By MATTHEW PATE
For nearly half a billion people, the social media leviathan, Facebook, is a part of their daily lives. According to recent research, Facebook’s ability to link us with long-forgotten (and new) “friends” may be bad for our emotional well-being.
Led by Ethan Kross of the University of Michigan, the researchers found, “The more people used Facebook at one time point, the worse they felt … the more their life satisfaction levels declined over time. ... Rather than enhancing well-being, however, these findings suggest that Facebook may undermine it.”
Jon Johnides, one of the study’s co-authors, elaborates the theorized mechanism: “When you’re on a site like Facebook, you get lots of posts about what people are doing. That sets up social comparison — you maybe feel your life is not as full and rich as those people you see on Facebook.”
The paradox of Facebook is that by focusing so much on the (largely trivial) machinations of one’s “friends,” users subconsciously turn inward. For millennia, poets, philosophers and scientists have all commented on the folly of too much time with just our mirror and our appetites.
Because Facebook constantly inundates users with the social and consumerist minutiae of their network, they are presented with a much fuller range of things and situations to desire. Like lab rats pressing the bar to get a food pellet, the more users get, the more they are reinforced to want.
No author has better explained this idea than the French sociologist, Emile Durkheim. Writing half a century before the first modern computer was first constructed, Durkheim nonetheless precisely describes what the Michigan researchers have found.
In a thought clearly inspired by Rousseau’s Discourse on the Origin of Inequality, Durkheim clarifies the “mission creep” of desires that Facebook magnifies, “…beyond the indispensable minimum which satisfies nature when instinctive, a more awakened reflection suggests better conditions (and) seemingly desirable ends (each) craving fulfillment.”
This leads to one of Durkheim’s most famous observations: “To pursue a goal which is by definition unattainable is to condemn oneself to a state of perpetual unhappiness.”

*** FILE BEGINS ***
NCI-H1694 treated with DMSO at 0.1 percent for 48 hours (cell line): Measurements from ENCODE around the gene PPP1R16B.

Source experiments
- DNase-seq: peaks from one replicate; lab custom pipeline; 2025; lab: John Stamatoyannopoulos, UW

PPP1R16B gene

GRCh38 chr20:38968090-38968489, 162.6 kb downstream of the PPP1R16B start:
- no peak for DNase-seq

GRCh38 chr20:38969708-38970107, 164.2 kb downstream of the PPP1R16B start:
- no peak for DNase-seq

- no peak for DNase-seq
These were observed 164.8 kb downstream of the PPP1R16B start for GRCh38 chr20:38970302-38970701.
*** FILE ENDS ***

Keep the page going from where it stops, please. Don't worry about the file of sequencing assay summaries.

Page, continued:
Of course Durkheim was hardly alone in such pronouncements. Friedrich Neitzsche’s extensive nihilist discourse gets to a similar place. Writing around the same time as Durkheim, Nietzsche states: “Whoever fights monsters should see to it that in the process he does not become a monster. And when you look long into the abyss, the abyss also looks into you.”
In the present case, the “monster” is the double-edged sword of being both a well-spring of and vessel for new desires. The “abyss” is by extension, our succumbing to their boundless nature. To this point, Nietzsche continues, “… the highest values devalue themselves … ‘Why’ finds no answer.”
We only want; we do not question why.
Many others have explored this theme. In particular, the last bit of Sir Walter Scott’s “The Lay of the Last Minstrel” comes to mind: “The wretch, concentered all in self, living, shall forfeit fair renown, doubly dying shall go down, to the vile dust from whence he sprung, unwept, unhonor’d, and unsung.”
Interestingly, it is Nietzsche himself who offers one of the more hopeful characterizations of the age: “I praise, I do not reproach, [nihilism’s] arrival. I believe it is one of the greatest crises, a moment of the deepest self-reflection of humanity. Whether man recovers from it, whether he becomes master of this crisis, is a question of his strength. It is possible…”
If we are to extricate ourselves from the persistent gaze of the all-consuming mirror, a first step is likely found in being more social in real physical space and less so in the artificial realm of infinite ones and zeros.
Matthew Pate is a former law enforcement executive who holds a doctorate in criminal justice who has advised police agencies around the country. He writes from Pine Bluff, Ark. Contact him at email@example.com